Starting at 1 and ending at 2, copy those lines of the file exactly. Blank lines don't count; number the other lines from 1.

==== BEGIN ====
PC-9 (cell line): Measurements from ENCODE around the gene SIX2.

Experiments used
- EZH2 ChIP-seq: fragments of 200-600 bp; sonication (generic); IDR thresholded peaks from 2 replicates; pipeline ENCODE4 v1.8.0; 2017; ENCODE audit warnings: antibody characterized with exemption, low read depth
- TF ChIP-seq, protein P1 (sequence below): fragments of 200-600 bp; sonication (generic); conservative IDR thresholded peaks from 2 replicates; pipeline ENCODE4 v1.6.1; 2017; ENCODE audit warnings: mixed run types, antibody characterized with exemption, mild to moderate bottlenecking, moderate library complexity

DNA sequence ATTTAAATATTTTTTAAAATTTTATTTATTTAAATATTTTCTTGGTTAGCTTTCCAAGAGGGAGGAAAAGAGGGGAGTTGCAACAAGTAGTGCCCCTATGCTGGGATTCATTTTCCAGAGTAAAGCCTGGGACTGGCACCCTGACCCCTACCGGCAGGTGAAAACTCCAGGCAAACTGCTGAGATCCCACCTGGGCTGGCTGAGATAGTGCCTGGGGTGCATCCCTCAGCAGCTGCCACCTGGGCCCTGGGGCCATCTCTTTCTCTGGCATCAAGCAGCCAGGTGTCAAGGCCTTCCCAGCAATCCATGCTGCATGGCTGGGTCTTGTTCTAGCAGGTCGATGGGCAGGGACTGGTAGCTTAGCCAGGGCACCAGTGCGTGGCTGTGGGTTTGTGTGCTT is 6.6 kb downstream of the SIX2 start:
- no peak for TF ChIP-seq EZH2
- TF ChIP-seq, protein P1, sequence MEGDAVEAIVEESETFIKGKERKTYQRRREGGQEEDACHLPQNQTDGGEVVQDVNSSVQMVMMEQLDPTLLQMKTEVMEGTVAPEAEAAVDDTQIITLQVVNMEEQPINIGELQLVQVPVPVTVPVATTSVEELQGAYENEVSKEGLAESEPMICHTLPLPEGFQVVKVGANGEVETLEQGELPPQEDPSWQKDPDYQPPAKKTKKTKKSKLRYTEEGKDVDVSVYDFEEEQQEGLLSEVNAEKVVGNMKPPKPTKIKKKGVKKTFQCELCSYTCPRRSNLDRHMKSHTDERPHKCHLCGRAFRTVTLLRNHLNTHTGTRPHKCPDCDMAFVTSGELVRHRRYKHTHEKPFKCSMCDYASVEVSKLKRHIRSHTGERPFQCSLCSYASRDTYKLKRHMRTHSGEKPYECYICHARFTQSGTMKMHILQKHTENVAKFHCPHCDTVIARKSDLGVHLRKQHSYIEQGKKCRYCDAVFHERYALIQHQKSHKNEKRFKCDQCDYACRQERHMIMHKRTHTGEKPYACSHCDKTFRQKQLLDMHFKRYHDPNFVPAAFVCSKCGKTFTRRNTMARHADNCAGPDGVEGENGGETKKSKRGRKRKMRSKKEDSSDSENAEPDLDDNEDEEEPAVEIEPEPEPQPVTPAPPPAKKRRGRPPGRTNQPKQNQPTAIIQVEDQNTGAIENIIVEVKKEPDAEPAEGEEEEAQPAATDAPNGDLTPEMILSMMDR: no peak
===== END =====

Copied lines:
PC-9 (cell line): Measurements from ENCODE around the gene SIX2.

Experiments used